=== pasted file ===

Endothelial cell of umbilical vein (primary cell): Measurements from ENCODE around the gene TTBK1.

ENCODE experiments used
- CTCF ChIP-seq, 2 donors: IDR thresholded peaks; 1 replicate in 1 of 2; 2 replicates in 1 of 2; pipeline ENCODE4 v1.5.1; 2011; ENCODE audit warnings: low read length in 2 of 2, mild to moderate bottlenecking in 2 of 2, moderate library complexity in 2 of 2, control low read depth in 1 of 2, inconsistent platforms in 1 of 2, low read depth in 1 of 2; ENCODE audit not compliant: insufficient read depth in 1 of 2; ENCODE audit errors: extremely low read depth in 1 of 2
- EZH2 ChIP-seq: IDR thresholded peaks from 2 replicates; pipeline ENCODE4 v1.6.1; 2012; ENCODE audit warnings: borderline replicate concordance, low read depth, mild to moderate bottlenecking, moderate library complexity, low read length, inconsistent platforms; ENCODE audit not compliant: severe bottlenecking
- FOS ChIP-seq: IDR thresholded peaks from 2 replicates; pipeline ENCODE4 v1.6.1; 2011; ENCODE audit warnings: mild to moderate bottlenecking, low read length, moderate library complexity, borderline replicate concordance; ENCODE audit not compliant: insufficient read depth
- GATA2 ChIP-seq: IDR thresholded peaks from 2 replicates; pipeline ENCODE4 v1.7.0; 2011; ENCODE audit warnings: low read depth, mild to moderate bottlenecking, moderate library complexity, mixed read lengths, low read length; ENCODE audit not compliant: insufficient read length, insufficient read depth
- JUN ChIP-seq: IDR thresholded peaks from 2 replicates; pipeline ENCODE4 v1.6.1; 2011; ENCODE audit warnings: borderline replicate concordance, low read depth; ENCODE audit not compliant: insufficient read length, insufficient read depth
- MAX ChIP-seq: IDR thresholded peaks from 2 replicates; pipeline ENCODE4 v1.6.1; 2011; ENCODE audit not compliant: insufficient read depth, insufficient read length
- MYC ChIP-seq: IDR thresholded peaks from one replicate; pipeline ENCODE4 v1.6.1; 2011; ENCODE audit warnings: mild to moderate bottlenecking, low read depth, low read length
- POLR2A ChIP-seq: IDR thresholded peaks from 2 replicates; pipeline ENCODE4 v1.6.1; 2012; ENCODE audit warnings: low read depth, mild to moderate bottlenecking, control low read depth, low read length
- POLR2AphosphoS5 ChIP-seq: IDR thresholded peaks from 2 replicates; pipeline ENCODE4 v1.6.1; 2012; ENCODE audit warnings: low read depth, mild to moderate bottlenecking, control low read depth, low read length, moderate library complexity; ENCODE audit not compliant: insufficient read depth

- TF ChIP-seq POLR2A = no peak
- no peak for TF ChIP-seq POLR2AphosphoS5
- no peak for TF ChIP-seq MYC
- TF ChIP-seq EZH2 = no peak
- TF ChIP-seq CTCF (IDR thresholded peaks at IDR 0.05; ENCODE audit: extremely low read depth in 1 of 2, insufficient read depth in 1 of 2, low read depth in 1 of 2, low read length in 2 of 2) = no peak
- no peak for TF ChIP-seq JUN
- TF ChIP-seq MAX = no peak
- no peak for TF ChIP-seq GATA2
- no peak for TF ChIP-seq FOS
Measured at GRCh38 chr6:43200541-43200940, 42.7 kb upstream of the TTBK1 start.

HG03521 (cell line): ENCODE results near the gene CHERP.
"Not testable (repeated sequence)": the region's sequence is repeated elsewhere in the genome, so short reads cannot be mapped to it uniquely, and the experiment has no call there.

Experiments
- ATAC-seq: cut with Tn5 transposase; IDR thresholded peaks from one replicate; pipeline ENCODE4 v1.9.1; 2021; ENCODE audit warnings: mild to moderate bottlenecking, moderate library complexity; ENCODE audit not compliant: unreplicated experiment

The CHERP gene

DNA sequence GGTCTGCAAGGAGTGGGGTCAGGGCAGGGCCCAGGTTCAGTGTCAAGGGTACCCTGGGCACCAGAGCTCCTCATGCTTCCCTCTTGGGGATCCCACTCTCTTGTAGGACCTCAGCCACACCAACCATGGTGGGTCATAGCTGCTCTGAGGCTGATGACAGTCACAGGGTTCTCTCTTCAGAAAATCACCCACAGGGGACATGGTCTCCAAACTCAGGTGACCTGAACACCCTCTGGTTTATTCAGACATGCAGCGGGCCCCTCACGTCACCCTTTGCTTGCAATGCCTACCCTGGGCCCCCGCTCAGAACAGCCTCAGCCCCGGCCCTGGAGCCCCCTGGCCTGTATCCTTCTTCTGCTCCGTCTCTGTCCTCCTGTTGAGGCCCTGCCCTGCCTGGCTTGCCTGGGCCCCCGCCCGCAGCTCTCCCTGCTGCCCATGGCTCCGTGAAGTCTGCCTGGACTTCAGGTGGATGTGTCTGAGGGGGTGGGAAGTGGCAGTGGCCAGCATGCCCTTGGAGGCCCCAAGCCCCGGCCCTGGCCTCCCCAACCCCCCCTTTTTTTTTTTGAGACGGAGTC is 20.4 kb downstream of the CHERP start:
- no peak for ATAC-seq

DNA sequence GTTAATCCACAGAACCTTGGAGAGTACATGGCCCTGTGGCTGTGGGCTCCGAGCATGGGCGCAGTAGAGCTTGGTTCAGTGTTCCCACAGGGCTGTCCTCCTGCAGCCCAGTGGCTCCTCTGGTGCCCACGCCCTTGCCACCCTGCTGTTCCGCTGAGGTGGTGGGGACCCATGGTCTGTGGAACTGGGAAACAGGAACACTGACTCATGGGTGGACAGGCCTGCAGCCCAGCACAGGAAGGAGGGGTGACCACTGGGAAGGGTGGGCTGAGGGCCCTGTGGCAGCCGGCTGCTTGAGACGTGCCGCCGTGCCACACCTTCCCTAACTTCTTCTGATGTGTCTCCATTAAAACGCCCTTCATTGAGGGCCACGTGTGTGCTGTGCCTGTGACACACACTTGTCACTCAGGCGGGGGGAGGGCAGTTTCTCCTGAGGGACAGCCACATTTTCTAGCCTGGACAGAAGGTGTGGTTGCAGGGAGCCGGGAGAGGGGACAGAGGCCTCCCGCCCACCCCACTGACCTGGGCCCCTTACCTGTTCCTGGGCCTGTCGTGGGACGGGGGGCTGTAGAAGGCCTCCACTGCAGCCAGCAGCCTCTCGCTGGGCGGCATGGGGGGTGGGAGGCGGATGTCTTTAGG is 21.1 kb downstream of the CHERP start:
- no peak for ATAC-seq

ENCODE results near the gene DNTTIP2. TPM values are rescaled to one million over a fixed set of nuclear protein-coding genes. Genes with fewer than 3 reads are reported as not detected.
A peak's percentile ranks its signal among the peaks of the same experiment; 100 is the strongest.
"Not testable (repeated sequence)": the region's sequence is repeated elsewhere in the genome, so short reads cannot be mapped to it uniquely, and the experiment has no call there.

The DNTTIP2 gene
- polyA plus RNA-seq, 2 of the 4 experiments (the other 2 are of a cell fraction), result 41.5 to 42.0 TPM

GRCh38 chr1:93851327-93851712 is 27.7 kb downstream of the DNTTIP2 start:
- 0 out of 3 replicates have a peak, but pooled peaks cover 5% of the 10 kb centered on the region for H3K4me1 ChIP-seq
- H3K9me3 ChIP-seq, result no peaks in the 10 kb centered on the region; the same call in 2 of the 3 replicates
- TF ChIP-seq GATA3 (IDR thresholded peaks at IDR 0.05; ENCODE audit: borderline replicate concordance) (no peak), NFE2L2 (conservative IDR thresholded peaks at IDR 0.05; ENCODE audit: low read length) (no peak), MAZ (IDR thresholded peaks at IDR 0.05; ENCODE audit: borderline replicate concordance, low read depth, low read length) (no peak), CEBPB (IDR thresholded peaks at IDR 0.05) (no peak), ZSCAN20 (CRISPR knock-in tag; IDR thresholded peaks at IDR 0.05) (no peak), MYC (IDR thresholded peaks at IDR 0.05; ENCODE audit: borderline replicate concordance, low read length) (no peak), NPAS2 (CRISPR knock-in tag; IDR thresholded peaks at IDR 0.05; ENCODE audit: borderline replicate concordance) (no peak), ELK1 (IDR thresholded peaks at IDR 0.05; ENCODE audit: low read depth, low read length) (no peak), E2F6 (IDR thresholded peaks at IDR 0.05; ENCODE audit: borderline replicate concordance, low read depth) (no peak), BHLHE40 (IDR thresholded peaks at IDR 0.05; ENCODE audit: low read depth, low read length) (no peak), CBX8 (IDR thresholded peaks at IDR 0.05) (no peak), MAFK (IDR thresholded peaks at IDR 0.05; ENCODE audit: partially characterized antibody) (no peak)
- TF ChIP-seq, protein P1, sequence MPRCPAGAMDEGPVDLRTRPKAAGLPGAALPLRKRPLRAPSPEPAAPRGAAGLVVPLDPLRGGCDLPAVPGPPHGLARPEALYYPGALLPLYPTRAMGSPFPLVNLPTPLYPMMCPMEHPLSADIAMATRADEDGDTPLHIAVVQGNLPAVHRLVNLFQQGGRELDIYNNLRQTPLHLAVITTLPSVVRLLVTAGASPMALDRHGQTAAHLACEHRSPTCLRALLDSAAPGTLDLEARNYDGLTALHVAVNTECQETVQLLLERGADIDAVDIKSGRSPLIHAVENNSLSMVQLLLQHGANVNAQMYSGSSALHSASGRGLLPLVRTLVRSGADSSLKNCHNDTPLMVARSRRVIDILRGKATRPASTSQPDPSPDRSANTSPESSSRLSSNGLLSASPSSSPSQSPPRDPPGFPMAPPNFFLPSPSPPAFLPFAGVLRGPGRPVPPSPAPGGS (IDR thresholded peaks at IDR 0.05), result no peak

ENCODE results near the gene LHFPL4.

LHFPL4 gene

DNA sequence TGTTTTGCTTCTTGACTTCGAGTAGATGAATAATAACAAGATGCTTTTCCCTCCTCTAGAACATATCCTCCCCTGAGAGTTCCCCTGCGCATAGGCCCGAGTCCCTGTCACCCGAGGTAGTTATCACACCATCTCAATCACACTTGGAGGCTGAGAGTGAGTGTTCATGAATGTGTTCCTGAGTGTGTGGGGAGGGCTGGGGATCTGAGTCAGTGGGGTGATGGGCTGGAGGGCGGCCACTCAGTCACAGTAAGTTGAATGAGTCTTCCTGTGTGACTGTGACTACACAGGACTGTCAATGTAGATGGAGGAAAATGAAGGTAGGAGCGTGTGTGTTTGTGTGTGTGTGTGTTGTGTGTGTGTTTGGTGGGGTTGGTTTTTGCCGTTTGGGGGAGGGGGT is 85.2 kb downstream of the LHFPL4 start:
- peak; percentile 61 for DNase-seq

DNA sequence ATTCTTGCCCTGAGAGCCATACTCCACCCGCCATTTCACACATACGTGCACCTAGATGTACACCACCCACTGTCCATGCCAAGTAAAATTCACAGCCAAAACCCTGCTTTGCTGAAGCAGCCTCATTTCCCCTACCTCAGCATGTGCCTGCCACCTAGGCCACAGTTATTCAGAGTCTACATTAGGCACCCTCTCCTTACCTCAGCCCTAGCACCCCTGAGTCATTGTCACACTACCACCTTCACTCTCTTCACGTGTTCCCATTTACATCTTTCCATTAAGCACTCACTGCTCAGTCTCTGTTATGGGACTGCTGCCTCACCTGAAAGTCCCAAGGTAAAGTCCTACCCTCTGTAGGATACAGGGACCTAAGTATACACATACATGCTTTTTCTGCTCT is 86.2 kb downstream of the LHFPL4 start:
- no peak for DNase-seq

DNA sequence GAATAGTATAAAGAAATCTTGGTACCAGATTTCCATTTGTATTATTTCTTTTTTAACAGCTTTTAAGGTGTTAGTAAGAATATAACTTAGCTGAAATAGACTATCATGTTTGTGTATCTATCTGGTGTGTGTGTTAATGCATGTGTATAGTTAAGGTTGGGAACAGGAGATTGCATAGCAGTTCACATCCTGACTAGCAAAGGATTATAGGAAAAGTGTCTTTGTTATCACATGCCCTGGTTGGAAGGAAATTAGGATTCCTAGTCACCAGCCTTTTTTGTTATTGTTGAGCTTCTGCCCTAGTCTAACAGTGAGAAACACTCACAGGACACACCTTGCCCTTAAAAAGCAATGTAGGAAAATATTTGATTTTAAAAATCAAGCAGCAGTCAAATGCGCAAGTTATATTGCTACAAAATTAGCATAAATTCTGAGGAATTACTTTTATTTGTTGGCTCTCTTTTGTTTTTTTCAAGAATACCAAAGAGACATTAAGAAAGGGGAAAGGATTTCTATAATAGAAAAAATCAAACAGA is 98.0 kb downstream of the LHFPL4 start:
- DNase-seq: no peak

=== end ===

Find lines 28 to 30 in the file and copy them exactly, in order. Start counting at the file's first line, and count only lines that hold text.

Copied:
- no peak for ATAC-seq

DNA sequence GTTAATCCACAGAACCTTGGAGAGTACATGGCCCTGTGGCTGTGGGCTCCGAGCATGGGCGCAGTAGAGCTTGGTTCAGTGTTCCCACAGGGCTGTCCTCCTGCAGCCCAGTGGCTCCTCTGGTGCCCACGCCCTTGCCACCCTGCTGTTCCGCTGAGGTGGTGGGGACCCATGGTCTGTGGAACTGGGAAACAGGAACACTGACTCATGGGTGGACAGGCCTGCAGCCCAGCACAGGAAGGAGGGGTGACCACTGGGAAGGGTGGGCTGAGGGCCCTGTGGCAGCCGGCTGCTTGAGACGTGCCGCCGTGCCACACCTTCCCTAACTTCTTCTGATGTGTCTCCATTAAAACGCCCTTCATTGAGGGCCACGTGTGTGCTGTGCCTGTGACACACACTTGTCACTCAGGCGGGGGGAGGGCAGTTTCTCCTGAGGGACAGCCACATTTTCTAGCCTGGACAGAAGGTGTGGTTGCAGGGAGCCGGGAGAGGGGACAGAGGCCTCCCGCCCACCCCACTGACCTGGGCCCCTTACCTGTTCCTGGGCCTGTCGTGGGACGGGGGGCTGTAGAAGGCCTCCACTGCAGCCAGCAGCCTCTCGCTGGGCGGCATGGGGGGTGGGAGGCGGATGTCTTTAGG is 21.1 kb downstream of the CHERP start:
- no peak for ATAC-seq